Does it really make sense to incarcerate child support debtors if it is clear that they have no funds to pay, or even the ability to borrow funds to satisfy their obligations?
Take the case of Damian. In 1999 a child support hearing was commenced with respect to his CSSA income, and the appropriate amount of child support he should pay to his estranged wife. In 1999, Damian earned a corporate income of approximately $230,000, but had corporate expenses in excess of $140,000. In addition, many of the expenses (almost $90,000) were “reimbursed expenses” which vendors merely repaid the corporation for expenditures made on their behalf for supplies and related expenses. In other words, it was simply “money in-money out”, with no net income or profit to the corporation.
From 1999, through 2005, the hearings continued, and Damian stayed current with all Court ordered obligations, despite the fact that his income had dwindled to virtually nothing, based on technological advances in his industry, which decimated his business.
More than six years after the hearings commenced, on or about December of 2005, the Support Magistrate rendered a decision based solely on his 1999 corporate income, and disallowed any and all corporate expenses, even including the “reimbursed expenses”. Deciding that his personal income was $230,000 per year, from 1999 through 2005, Damian was immediately $350,000 in arrears when the order issued, although he had struggled to make every payment previously ordered by the Court. Damian’s license was suspended, judgments entered, his meager bank accounts seized, tax refunds forfeited, etc. In addition, the Court ordered a counsel fee award of $50,000 to Damian’s wife’s attorney.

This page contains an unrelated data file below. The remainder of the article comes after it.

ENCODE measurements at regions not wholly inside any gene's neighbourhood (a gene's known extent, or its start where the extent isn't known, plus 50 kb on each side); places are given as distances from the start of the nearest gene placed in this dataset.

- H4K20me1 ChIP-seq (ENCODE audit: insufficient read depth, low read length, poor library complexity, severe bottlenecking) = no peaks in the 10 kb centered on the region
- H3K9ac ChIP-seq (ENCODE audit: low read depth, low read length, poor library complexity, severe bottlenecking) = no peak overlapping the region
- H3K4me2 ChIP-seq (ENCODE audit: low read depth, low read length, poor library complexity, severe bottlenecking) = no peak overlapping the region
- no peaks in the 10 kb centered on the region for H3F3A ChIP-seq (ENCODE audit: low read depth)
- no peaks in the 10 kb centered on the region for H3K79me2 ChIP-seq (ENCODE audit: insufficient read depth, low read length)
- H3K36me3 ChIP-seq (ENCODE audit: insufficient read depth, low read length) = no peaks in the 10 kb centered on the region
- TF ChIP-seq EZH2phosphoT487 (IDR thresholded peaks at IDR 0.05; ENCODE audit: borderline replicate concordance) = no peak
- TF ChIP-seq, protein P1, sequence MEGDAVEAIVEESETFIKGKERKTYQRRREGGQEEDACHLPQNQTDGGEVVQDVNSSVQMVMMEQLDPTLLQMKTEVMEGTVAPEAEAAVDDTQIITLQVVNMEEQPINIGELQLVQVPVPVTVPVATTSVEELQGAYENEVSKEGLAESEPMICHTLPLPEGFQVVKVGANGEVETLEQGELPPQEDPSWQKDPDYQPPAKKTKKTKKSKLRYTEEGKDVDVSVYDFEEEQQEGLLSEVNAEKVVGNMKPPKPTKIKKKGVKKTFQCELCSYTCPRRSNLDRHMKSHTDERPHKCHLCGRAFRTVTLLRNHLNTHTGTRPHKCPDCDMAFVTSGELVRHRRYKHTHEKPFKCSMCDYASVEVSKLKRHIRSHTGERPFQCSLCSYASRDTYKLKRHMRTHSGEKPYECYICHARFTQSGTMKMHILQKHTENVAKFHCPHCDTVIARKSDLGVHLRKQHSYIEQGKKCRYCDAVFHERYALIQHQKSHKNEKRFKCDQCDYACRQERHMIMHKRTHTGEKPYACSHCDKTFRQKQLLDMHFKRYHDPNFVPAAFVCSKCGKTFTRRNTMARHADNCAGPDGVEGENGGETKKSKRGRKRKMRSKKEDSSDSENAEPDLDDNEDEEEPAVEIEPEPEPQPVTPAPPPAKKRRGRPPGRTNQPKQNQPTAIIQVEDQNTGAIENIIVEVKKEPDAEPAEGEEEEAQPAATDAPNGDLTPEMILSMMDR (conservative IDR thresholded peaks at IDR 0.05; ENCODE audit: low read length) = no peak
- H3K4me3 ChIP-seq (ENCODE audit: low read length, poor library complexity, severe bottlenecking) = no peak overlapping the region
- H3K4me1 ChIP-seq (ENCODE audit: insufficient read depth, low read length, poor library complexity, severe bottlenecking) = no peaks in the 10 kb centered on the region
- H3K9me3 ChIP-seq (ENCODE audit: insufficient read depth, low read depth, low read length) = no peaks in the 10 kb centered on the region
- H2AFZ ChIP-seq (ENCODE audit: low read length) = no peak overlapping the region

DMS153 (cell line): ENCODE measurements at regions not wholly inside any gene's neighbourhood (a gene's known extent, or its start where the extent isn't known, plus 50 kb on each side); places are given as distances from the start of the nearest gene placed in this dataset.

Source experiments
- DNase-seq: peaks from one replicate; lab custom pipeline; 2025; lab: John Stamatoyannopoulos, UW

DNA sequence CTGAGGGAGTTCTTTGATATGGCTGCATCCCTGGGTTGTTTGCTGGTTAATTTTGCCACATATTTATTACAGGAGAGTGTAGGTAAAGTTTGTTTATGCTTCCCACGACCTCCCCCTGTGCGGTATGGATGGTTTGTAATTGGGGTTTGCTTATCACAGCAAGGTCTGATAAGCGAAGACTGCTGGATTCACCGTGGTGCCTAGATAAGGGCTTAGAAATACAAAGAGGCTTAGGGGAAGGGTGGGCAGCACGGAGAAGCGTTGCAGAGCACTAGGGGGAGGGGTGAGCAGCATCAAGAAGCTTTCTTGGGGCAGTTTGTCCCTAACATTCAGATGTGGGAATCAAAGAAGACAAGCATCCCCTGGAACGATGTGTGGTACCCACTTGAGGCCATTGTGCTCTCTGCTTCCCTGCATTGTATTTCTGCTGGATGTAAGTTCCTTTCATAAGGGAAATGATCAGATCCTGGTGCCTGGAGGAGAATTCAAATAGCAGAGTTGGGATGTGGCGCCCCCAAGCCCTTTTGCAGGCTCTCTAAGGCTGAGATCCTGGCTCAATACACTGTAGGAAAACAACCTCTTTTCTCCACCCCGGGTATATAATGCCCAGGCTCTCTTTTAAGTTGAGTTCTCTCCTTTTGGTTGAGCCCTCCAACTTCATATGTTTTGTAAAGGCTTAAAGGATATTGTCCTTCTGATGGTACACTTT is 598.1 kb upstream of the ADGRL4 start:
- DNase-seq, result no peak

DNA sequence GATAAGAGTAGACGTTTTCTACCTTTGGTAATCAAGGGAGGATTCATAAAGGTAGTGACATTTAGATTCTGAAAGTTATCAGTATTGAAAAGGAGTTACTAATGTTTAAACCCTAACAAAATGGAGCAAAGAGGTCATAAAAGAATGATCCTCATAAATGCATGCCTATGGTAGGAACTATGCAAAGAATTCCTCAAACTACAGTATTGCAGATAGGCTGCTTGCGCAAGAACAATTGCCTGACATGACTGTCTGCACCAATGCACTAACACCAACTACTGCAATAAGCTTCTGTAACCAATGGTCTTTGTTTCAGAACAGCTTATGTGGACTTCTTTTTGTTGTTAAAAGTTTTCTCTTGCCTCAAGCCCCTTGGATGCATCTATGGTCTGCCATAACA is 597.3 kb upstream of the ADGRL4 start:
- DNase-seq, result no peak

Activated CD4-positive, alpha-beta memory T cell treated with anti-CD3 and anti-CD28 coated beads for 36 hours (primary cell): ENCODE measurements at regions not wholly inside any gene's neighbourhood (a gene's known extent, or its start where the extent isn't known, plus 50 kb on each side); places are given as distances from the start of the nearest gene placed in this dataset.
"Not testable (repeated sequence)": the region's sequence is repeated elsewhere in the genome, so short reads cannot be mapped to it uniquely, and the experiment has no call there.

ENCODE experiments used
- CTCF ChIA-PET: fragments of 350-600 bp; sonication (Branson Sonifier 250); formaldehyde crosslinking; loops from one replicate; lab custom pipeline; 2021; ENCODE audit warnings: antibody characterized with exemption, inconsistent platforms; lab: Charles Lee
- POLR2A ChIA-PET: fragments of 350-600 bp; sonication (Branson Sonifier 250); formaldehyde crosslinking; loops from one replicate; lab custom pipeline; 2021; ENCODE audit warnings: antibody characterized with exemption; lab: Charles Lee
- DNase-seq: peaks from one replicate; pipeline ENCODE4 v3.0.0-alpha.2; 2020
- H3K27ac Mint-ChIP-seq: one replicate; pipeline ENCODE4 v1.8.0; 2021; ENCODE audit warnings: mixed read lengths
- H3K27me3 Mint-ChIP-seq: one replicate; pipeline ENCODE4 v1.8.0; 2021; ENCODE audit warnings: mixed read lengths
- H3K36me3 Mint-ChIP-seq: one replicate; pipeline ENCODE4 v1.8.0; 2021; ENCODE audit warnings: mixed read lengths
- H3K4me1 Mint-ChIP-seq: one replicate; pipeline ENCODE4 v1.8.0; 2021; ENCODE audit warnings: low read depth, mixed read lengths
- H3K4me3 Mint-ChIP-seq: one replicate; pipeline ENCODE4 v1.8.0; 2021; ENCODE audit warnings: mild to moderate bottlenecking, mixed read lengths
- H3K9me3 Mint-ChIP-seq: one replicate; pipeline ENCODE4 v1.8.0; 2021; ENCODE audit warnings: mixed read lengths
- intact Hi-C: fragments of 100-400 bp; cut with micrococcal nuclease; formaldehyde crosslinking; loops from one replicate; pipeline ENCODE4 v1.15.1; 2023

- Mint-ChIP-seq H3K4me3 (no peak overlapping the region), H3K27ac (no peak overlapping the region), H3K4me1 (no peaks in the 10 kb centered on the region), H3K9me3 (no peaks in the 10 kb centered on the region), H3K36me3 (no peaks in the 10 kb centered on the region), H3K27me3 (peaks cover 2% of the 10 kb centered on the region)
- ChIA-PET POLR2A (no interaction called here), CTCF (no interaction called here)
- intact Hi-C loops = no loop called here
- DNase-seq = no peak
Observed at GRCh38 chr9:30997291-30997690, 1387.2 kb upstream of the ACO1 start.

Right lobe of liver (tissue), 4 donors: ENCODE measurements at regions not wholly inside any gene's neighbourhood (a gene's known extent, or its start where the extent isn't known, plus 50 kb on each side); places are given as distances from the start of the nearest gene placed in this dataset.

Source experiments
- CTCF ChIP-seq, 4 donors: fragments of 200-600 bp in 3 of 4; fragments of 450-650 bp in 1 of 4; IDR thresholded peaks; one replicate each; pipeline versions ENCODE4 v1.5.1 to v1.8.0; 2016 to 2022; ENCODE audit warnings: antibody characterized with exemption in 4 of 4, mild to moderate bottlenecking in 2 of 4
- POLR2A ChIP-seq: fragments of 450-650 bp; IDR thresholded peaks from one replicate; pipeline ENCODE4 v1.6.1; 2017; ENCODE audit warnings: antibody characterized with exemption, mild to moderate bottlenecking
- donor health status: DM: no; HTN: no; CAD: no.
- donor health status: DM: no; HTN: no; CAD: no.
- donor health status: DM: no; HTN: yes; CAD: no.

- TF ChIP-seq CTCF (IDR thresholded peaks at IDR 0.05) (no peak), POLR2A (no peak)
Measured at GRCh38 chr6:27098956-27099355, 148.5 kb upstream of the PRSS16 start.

The estranged Wife then sought to have Damian found to be in “willful violation” of the order, seeking, among all other remedies, incarceration. After another four years of proceedings, and exhausting all objections and rights of appeal, Damian, although currently receiving “food-stamps” from the state, and having actual personal income of less than the “self-support reserve” (about $12,000 per year), was found to be in “willful violation” of the Court’s order in late 2010. The evidence clearly showed that Damian was just barely surviving, having no assets, paltry income, no health insurance or other ability to afford medical or dental care, and was living “hand-to-mouth”. In addition, the Court even denied Damian’s application for a downward modification of the massive monthly obligation, leaving the arrears accumulated at approximately $450,000. Damian now awaits a determination by a Family Court Judge, on whether he will be incarcerated for up to six (6) months on Riker’s Island.
Whether or not he is incarcerated, in all likelihood, Damian will never be able to satisfy, or ever recover financially from the Judgment rendered. Such Judgments are not dischargeable in bankruptcy, and Damian will never be able to get a license to drive, or even maintain a bank account, for the rest of his life!